New Delhi: Mahatma Gandhi said there was no shame in cleaning one’s own toilet. Cleanliness for him was a powerful symbol of political mobilisation.
Over the years, many leaders have attempted to tread the same path. Rahul Gandhi has sought to break bread with Kalawati and spoken eloquently about his experiments dining with the downtrodden in the Lok Sabha. BS Yeddyurappa is doing an encore in Karnataka these days. Swachh Bharat is Prime Minister Modi’s pet project.
Sulabh International chief Bindeshwari Pathak is inspired by PM’s initiative. So he’s penned a book on the life of Narendra Modi, which was released in the presence of Amit Shah and RSS Chief Mohan Bhagwat on Wednesday. Leaders spoke eloquently. It made news.
The stories from the sidelines of the high-profile book release function escaped the media glare.
These are stories of ‘Alwar and Tonk ke Brahmins’. Women clad in bright yellow sarees standing under placards — proclaiming their new identities. They work for Sulabh International.
“We were Valmikis earlier. But Pathak Ji has helped us turn into Brahmins. We used to do scavenging. Now, under Sulabh, we are doing better jobs,” Usha Chamar is quite forthcoming. She heads Sulabh's team in Alwar, Rajasthan.
“We don’t wear the old blue colour uniforms associated with scavenger’s profile. We now wear these beautiful yellow sarees... doesn’t this colour remind you of what pandits wear?” She asked me with a broad smile and a sense of pride.
But How Does A Dalit Convert Into A Brahmin?
“Last year, we went to a temple in Alwar where we performed the rituals to become Brahmins. Pathak Ji is a learned Brahmin and he has made us Brahmins,” said Usha.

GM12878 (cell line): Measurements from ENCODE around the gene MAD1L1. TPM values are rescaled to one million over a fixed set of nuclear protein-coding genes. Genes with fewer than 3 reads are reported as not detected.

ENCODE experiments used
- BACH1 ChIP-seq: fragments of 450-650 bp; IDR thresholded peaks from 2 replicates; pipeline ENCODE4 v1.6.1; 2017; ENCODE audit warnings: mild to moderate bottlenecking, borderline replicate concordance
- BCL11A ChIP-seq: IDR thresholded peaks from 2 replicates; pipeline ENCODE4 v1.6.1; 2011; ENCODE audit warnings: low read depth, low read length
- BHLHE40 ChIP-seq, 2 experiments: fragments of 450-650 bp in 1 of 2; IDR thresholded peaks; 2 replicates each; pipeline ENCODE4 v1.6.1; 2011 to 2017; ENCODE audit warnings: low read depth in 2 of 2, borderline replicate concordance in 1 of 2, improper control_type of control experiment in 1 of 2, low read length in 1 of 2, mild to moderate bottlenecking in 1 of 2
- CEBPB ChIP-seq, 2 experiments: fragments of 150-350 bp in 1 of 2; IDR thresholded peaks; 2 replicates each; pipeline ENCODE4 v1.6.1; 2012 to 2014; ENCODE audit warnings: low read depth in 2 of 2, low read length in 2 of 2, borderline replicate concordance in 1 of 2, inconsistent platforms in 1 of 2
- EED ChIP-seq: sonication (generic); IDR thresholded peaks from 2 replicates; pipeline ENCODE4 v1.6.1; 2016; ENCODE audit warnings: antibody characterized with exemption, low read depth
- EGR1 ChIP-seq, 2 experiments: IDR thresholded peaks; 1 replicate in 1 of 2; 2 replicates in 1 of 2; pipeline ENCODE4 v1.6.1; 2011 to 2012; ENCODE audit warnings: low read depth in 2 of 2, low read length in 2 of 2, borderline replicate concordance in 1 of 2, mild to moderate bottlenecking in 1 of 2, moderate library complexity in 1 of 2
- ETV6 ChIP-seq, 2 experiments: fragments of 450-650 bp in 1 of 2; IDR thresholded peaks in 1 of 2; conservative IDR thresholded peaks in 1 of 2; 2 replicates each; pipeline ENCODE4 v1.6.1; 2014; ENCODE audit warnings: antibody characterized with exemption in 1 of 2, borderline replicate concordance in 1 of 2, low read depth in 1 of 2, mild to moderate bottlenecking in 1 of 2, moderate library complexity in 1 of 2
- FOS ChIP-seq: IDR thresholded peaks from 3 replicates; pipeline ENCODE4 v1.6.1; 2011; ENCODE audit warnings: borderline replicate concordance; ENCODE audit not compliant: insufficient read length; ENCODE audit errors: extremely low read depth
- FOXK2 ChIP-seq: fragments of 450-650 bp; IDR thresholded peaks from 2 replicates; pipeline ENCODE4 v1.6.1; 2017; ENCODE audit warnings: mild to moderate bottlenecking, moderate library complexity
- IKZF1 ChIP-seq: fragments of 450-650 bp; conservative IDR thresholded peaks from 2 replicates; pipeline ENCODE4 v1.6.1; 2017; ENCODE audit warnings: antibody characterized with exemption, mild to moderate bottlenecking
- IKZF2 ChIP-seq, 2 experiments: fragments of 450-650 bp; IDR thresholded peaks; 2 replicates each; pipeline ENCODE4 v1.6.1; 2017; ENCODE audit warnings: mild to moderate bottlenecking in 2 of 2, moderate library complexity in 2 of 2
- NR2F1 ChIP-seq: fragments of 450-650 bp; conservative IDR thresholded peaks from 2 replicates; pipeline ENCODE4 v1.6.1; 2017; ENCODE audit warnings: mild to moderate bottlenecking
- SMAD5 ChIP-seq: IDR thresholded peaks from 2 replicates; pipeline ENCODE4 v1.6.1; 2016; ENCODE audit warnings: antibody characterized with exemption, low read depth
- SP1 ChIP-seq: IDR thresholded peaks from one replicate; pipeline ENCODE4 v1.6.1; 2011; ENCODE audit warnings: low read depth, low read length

Has it led to any change in her life? “Now I feel like a part of the main society. In fact, I have learnt the mantras so well that sometimes I correct Pandit Ji. More importantly, now my family has a better life and our children go to school,” she said.
Mamata, from Tonk district in Rajasthan, said, “We learn mantras in our centre every day. It is a part of our routine.”
Pandit Ajay Tewari explains the entire process. “Janam se sab shudra hai aur karm se hum uchch hote hain... hum logon ko karmon ke madhyam se uchch bana rahe hain. (Everyone is a lower caste being by birth and rises in caste hierarchy by his deeds... we are helping people rise in caste by their work,” said Tewari.
Ambedkar also sought to annihilate the varna system. But he converted to Buddhism.
“The history of India is nothing but a history of a mortal conflict between Buddhism and Brahminism,” Ambedkar wrote.
Kanshi Ram has perhaps been the biggest Dalit leader after him to use political power to bring about social transformation.
Both shunned rituals.
Ashok Bharti, chief adviser of National Confederation of Dalit Organization, says, “People either want to lift us up or bring us down. No one wants to assign us equality. One can be a Dalit and not practice scavenging.”
Dalits prefer to adopt a caste neutral religion like Buddhism. So did 180 Dalit families after caste violence in Saharanpur in May 2017.
“Today, around 87% of Buddhists in India are neo-converts; the rest belong to traditional Buddhist communities,” said a recently published report by IndiaSpend.
Dalit activist Chandra Bhan Prasad says,“Dalits in India are either escaping the identity by saying ‘we are Brahmins’ or challenging it by saying that ‘we are the great chamar’... This is because there is no reward for being a Dalit.”